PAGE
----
There is a French phrase — “Il marche à voile et à vapeur” — literally, “it moves by sail or by steam,” which refers, however, not to a sailboat or a steamboat or a boat that can move using either means of propulsion but, rather, in the witty French manner, to a person who is sexually a switch-hitter.
There is yet another way one might apply that phrase. Can it not be said of Islam itself that “il marche à voile et à vapeur”? The “voile” now refers not to a sailboat’s sail but, rather, to the “veil” — that is, the hijab — required of Muslim women. That hijab can stand metonymically for the practices, the ideology, the teachings and tenets of Islam. And the word “vapeur” no longer refers to the steam of a steamboat, but rather, and also metonymically, to what produces that steam, that is, such means of energy production as oil and gas. Doesn’t that describe Islam itself? It is propelled forward both by the strength and fanaticism of its ideology, and by the gigantic wealth generated from oil and gas deposits in Muslim lands. Truly, Islam marche à voile et à vapeur.
What about that vapeur, or oil wealth? It’s not what it once was. We know that the price of oil has sunk from a high of $147 a barrel in 2009 to less than $30 a barrel today. We know that the Saudis are not going to lessen their production; that the United States, thanks to shale oil, now produces 9.6 barrels, and shows no signs of lowering its production; that the Russians are producing, at 11 million barrels, more than they ever have; that no one inside or outside of OPEC can afford to cut production; and that demand for oil is slipping everywhere, but especially in China; and that as a consequence of all of this, oil economists even foresee a price as low as $20 a barrel.
What does this mean for the economies of Saudi Arabia, Kuwait, Qatar, the United Arab Emirates, Libya, Algeria, and the other Muslim states that are overwhelmingly dependent on oil or gas sales to keep themselves afloat? It means that they will have a lot less money with which to spread Muslim influence and power, or to otherwise make mischief. It means that the vast Saudi-financed program of building mosques all over the world, and providing subventions to pay for their upkeep, and to pay for Wahhabi-approved imams, will be cut back. It means that all the Muslim oil states will have less money to play with for the buying of influence among Western businessmen, and for bribes for diplomats and third-world heads of state, and for spending hundreds of billions for armaments. The “vapeur” aspect of Islam becomes less impressive every day.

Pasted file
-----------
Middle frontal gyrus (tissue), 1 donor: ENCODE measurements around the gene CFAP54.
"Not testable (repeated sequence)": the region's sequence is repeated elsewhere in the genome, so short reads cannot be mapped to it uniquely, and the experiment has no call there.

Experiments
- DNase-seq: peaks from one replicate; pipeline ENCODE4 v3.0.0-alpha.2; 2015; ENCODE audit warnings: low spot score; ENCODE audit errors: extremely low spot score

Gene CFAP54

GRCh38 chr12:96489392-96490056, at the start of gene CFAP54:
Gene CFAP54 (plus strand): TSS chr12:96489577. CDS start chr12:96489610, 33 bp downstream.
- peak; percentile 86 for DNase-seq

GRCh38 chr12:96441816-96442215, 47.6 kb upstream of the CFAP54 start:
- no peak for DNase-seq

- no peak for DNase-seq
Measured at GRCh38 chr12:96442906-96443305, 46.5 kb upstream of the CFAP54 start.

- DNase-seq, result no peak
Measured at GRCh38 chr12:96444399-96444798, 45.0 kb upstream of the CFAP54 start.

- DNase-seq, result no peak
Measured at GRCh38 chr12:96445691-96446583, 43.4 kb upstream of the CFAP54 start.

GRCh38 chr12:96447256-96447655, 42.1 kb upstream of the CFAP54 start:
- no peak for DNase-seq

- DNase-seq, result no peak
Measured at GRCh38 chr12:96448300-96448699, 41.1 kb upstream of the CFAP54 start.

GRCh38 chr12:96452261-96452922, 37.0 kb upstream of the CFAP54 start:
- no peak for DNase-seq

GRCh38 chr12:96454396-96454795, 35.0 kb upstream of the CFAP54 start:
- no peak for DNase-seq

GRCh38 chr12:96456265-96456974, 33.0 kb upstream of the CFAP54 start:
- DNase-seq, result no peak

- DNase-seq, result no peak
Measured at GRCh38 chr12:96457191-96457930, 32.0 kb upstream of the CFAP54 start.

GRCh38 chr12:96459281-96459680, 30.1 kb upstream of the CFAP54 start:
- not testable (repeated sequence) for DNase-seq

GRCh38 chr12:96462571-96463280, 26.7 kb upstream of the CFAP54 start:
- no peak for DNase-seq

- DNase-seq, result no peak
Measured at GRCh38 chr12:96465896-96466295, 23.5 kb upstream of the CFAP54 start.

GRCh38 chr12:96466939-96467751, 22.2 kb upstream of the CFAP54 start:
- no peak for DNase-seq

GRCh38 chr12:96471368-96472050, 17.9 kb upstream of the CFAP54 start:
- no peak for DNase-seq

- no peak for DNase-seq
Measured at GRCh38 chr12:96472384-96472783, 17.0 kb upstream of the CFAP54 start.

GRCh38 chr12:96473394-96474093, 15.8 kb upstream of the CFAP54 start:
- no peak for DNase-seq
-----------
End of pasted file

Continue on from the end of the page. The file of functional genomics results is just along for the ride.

There is still, however, the “voile” side of Islam — that is, the ideology. That has not shown any diminishment in its hold on the minds of Islam’s adherents. In fact, the fanaticism of Islam’s truest followers, those who take their faith straight up, and not on the rocks of self-interest, has been on display just these past weeks in Jakarta and Istanbul and Burkina Faso and San Bernardino. Jihad — the struggle to spread Islam until it everywhere dominates, and Muslims rule, everywhere — remains a duty for all Muslims. Not all Muslims participate in qitaal (combat) or terrorism as their instrument of Jihad. They do not need to. Merely by moving to, and having children in, the lands of the Dar al-Harb, the House of War in which infidels reside and rule, Muslims are steadily increasing their power and influence. A million here, a half-million there, have arrived this year, adding to the tens of millions of Muslims who were already in Europe. They are everywhere — in France, the Netherlands, Germany, the U.K., Sweden, Norway, Denmark, Spain, Finland. Terrorism gets the headlines, but it is the demographic conquest of much of the Dar al-Harb that is the long-term threat.
The free market in energy has broken OPEC’s power, and with it has gone much of Islam’s “vapeur.” But the free market in ideas, such as it is, has not, as yet, taken the wind out of the sails of Islam’s “voile.” At this point, one can only hope.